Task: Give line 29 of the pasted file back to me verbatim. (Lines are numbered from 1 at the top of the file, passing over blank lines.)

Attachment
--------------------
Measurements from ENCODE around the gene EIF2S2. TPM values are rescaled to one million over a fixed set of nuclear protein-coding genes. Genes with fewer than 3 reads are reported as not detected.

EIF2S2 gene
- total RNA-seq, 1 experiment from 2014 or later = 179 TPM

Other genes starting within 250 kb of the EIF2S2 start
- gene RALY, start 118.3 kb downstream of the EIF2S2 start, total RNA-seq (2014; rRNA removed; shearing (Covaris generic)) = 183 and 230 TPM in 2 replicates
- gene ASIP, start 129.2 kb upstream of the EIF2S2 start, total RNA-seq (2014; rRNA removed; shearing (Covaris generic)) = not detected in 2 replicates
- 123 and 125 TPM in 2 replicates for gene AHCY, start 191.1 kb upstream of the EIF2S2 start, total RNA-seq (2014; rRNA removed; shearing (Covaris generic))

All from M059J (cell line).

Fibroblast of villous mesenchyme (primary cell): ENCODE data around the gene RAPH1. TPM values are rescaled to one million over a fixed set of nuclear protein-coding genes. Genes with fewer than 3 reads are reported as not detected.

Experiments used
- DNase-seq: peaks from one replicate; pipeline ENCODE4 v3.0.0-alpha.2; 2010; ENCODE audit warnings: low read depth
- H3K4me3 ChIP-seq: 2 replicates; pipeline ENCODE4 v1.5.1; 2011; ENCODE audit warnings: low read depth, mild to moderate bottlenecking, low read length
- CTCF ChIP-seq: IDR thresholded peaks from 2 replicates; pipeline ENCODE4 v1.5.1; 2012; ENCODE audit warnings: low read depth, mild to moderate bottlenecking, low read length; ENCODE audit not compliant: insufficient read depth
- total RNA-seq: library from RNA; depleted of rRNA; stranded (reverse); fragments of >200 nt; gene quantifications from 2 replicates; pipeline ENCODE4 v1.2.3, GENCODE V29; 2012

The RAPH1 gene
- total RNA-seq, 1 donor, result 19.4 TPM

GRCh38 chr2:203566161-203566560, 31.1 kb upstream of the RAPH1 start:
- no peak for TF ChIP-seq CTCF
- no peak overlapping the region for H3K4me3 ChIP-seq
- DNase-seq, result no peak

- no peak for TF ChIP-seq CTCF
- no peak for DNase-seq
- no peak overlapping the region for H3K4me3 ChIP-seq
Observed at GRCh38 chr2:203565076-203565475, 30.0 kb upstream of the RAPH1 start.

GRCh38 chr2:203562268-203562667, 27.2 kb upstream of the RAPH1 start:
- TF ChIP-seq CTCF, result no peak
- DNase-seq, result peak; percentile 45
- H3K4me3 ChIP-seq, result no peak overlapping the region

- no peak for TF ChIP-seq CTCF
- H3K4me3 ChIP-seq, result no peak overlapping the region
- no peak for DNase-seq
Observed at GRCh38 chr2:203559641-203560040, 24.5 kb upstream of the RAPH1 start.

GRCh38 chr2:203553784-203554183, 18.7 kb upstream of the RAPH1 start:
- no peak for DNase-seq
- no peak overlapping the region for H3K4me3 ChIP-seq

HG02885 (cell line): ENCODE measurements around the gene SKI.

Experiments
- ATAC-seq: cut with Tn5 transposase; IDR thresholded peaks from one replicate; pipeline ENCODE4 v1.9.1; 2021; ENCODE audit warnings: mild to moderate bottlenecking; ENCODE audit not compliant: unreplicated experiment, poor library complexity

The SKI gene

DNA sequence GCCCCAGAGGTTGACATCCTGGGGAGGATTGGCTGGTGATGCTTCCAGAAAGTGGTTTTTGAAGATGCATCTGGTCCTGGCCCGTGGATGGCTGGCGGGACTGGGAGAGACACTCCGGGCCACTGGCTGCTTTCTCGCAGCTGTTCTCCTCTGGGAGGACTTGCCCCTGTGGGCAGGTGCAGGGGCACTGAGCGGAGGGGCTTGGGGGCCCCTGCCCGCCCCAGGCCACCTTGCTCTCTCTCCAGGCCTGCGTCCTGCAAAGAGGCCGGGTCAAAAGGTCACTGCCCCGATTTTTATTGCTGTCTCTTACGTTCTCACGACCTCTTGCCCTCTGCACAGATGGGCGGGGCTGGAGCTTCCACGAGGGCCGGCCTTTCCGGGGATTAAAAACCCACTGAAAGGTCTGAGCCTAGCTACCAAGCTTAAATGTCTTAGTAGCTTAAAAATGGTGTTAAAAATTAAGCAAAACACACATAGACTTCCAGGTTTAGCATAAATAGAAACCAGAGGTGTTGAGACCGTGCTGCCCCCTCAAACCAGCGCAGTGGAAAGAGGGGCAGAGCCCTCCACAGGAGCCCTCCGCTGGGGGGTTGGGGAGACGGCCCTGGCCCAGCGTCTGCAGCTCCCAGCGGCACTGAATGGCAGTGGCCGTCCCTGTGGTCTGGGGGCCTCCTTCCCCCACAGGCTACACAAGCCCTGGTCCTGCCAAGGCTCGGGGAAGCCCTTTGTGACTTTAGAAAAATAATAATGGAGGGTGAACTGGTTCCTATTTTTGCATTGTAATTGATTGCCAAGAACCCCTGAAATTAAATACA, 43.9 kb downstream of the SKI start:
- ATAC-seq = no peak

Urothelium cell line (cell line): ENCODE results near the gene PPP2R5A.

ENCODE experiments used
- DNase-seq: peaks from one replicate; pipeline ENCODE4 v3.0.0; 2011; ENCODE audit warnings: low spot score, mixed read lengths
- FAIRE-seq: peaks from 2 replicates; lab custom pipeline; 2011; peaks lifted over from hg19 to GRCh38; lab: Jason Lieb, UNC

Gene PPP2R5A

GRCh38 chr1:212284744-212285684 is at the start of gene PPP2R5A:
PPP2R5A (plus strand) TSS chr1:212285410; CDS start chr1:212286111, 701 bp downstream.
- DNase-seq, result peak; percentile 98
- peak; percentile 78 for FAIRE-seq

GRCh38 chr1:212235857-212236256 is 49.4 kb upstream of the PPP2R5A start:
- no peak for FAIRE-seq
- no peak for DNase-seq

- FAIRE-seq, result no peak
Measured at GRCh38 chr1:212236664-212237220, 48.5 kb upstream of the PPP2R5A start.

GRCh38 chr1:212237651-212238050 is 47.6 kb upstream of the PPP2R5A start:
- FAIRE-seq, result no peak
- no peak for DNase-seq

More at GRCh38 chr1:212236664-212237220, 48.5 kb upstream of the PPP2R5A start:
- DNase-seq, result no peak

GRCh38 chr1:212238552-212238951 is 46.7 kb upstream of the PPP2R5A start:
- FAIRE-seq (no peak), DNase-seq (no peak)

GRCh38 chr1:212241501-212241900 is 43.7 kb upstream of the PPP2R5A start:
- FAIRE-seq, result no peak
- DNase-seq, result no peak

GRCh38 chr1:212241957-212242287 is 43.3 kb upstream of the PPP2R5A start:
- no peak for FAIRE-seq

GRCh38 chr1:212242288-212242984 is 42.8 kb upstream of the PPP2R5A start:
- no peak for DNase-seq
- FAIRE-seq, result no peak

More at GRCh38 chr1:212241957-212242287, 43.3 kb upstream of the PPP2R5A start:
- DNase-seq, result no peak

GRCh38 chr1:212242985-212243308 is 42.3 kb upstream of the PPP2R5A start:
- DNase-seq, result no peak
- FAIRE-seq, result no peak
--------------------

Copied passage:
- no peak for TF ChIP-seq CTCF